Plymouth Presbyterian celebrates 130 years of faith
By Beverly Van Buskirk
From a humble beginning with 15 persons gathered in a small vacant house to worship, the congregation First Plymouth Presbyterian Church at rural Le Mars will celebrate 130 years God’s grace this Sunday, Sept. 1, 2002, with a special worship service, dinner, and an afternoon of reminiscing with music from its church family.
The day’s celebration will start with a worship service at 10:30 a.m., followed by a catered dinner. A time of fellowship and a program featuring music from members and former members as well as a sharing of members will be held in the afternoon.
The church is located at 16119 Hickory Avenue, eight miles west and two miles north of Le Mars.
First Plymouth Presbyterian Church was organized Aug. 11, 1872, with 15 chartered members. Those 15 persons had gathered in a small vacant house about seven miles northwest of Le Mars, and proceeded to organize a church. They passed a resolution, asking that a Presbyterian church be organized, and made an application to the Presbytery of Fort Dodge to be taken under its care. It appeared that for several years no regular services were held, but Sunday School was continued by meeting in various homes and schools.
In November 1879, a tract of land, consisting of some 40 acres, was purchased from the railroad company for a nominal sum, and soon plans for a church building were underway on the land located in the northeast quarter of section 1, Johnson Township. The first church was built in and November 1880 was dedicated, completely free of debt. Total cost for the first church building was $517.56.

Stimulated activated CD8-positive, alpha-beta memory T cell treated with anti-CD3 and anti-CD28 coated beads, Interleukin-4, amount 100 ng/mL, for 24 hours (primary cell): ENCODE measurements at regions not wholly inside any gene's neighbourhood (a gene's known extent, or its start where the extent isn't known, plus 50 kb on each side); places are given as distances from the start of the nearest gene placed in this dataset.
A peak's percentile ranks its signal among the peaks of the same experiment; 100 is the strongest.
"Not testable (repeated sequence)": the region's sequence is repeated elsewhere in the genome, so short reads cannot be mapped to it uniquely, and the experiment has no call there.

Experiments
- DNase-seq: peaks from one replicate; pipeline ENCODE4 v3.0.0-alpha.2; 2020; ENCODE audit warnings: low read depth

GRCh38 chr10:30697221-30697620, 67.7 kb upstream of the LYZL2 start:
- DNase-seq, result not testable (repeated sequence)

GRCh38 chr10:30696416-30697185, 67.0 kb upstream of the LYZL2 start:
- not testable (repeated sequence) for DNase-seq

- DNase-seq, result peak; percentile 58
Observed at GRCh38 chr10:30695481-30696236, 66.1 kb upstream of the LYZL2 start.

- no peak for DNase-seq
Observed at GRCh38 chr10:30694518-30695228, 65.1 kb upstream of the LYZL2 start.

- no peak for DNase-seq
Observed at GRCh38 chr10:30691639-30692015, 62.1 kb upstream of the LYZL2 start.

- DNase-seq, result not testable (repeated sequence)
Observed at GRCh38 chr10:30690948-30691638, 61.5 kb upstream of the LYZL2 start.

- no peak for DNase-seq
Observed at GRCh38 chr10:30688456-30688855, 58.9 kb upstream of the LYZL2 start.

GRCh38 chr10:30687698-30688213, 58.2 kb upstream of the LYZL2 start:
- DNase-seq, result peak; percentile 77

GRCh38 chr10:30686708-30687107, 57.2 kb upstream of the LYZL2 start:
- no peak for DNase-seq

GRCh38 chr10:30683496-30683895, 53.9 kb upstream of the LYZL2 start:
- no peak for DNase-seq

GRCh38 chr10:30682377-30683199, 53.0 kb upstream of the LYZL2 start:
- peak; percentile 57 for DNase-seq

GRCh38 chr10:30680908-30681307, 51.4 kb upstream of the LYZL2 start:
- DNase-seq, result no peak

Material for the church was hauled, some of it by ox team, from a saw mill near Elk Point, S.D., and the stone for the foundation came from the same area along the Missouri River. The cemetery was platted 1895, although several burials had been made in the plot prior to that time.
In 1921, the congregation erected the manse in order that they might have resident minister. The Rev. A. F. Proett was the first resident minister.
By 1929, the congregation felt the need for a new facility and on July 20, 1930, the new brick church was ready for dedication. Cost of the building was about $13,000.
Through the years, the men and women of the congregation as well as the Sunday school students, have met for study and worship, as well as doing outreach work in the mission fields and in the community they live in, helping neighbors in need, and providing a place for Christian fellowship.
“We have those courageous, devoted pioneers who struggled in the noble attempt to keep alive the spiritual freedom we have today at the Plymouth Presbyterian Church,” said church members. “We invite everyone to come for worship and fellowship.”
The Rev. Randy Knuth presently serves the congregation. Plymouth Presbyterian celebrates 130 years of faith.
Submitter: Bruce Atkinson